I'm finding the android app regularly throws ANR errors even after 3 updates, a factory reset and a reflashing of kit kat 4 4.2 onto my phone. I also have gripes about a lack of episodes in certain anime series already wrapped up(ahem Dance in the Vampire Bund) and a noticeable lack of Japanese version with English subtitles for more classic anime(tender topped guuren laggan). I would like to see Madman acquire licenses to other good anime too(the unlimited, zettai Karen children(no I'm not a lolicon), parasyte the maxim, and more) that crunchyroll already releases for free a week after it comes out.

    Oh and please add Ixion Saga DT

    Last edited 31/12/14 9:07 pm

    It looks like they've still got the same subtitle typo I reported in the first episode of Attack on Titan. It looked like they'd done a simplistic conversion from US English to Australian English, which resulted in the sub at the 1:26 mark reading "All arseault squads, switch to omni-directional gear!".

    Still wish Crunchyroll had their app on PSN and so on - each has shows that the other lacks, and the Android app for Crunchyroll has issues with their latest releases.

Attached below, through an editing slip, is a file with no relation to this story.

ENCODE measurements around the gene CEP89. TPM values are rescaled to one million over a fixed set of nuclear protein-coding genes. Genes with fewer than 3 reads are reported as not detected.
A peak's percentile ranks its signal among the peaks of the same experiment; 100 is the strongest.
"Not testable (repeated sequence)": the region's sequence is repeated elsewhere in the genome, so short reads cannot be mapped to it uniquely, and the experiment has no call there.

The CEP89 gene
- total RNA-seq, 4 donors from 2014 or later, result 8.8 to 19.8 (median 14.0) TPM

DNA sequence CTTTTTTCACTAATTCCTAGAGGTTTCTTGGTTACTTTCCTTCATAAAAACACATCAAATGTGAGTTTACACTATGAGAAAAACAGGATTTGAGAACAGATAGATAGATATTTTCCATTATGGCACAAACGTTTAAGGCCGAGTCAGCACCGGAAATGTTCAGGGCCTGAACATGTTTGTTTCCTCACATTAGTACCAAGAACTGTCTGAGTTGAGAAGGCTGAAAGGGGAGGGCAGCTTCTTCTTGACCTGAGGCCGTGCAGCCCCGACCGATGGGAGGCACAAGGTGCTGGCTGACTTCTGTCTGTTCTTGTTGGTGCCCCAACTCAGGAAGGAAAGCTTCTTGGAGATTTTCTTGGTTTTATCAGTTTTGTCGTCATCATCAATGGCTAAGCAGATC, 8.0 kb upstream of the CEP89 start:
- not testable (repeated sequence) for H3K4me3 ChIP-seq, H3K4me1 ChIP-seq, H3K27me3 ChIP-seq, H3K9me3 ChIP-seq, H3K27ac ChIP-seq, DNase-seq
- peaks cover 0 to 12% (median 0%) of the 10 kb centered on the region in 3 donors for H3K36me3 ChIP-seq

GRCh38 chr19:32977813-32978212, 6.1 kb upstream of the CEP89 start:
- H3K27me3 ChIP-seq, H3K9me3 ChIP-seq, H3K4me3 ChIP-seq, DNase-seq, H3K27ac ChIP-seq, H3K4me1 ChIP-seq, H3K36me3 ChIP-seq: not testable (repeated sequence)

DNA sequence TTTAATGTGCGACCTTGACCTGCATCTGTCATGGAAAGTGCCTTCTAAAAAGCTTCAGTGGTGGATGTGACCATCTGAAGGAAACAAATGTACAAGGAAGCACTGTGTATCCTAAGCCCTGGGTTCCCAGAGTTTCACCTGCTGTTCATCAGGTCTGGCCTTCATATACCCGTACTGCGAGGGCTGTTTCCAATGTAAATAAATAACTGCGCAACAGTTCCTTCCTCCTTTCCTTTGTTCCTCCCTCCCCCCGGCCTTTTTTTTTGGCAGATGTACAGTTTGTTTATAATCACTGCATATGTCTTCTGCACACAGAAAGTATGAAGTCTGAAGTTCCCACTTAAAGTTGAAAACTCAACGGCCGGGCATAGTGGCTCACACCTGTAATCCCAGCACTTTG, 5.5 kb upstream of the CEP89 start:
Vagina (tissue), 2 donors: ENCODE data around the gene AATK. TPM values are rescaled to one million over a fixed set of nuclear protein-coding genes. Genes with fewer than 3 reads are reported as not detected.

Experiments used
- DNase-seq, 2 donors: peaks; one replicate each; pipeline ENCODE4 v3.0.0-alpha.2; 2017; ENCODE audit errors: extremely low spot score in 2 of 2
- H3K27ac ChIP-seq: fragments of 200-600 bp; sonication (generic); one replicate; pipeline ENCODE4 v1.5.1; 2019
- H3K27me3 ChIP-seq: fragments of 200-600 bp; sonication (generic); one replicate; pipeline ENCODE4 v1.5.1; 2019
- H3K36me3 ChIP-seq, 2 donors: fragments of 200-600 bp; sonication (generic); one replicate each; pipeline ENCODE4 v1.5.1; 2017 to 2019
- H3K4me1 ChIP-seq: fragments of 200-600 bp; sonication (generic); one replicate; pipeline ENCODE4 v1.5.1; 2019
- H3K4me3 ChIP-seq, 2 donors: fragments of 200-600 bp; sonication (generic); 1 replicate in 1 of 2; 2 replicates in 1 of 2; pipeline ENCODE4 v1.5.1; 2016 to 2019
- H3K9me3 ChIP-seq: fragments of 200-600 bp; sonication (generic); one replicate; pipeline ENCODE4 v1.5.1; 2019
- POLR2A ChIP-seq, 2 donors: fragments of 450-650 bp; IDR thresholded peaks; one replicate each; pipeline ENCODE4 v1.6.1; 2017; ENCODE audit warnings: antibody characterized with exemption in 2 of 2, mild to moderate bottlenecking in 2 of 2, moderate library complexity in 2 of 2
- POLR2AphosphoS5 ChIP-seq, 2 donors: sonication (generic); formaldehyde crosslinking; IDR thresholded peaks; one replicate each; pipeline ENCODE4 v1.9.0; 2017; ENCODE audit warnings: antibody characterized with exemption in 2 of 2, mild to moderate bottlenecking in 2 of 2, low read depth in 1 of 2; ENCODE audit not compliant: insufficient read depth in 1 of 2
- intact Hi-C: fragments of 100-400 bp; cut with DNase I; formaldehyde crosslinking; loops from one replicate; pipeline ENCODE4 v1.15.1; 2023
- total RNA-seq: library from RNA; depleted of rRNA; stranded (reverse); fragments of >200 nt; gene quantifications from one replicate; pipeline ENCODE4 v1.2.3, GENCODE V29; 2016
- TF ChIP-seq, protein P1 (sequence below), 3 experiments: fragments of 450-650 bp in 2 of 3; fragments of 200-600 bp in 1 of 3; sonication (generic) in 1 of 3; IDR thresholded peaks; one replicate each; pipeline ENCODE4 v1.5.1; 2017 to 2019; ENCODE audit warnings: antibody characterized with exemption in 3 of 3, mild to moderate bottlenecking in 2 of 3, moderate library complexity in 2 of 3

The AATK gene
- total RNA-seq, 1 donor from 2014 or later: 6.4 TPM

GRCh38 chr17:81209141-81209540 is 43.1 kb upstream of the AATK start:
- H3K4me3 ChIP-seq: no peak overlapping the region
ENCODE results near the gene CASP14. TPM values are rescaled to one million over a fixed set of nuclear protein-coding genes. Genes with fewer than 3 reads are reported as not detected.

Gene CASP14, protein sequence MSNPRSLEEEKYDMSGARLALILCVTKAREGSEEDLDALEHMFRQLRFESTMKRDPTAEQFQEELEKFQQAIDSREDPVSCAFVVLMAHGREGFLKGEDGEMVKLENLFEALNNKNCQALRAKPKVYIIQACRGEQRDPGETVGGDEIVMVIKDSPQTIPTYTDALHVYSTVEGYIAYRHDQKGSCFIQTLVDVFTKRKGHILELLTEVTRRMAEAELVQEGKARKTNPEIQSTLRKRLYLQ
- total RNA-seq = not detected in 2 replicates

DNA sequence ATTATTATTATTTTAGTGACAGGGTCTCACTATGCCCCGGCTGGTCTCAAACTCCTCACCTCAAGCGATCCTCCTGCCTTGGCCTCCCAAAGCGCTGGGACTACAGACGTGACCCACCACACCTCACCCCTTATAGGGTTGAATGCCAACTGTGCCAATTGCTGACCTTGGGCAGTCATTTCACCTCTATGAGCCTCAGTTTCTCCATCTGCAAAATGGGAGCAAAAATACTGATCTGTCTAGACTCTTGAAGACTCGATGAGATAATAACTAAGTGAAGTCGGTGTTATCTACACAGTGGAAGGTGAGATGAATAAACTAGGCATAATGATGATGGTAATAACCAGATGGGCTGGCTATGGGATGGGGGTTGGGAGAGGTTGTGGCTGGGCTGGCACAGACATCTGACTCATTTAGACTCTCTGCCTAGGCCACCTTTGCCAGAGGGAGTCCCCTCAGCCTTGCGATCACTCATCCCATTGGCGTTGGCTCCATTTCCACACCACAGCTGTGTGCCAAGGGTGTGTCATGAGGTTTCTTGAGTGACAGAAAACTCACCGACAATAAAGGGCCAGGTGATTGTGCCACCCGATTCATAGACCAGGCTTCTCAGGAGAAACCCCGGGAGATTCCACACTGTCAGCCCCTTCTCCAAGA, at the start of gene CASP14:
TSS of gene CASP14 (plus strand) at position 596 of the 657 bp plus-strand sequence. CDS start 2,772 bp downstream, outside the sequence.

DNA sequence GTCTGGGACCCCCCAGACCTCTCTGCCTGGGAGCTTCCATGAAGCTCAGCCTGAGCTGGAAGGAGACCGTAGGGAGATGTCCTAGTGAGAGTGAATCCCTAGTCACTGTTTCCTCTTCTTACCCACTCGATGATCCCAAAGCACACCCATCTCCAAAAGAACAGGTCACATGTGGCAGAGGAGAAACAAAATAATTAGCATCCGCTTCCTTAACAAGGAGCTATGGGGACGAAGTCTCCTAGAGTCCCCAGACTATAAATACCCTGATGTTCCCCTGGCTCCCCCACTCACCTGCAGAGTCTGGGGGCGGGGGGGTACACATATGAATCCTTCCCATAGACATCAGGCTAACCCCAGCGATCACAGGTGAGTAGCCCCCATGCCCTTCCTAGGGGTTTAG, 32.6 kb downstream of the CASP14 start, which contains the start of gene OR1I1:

One downside for AnimeLab is that some shows only have a couple of episodes as a sampler. This includes a few of my favourite series...

    A reverse harem is a show with a bunch of (typically bishounen/beautiful) boys pandering to one girl, as opposed to a harem show which has a bunch of girls competing for one guy. They're mostly aimed at the female otaku (fujoshi) audience, although that doesn't mean that they can't be enjoyable for others. Free! and its sequel (on Crunchyroll) is another example.

    I'm guessing that the Moe and Yuri genres would mystify somebody unfamiliar with anime more. Moe shows focus on a particular style of exaggerated cuteness; Yuri is basically romance between girls (typically focusing on romance rather than physical relationships.)

      Create a US PSN account, download crunchyroll app ;)

    The only video service I like better is Netflix (Yes, I am including paid services here) and that's just because of the bigger back catalog, the recommendation system and the multiple users per account stuff.

    I can watch shows fine on crunchyroll in SD, even with proxmate running. But animelab doesn't work too well. The lowest option for video quality is "medium" which just may be too much for my connection speed (and many others as well). If all else fails and I can't stream a particular show legally, back to the torrents I go.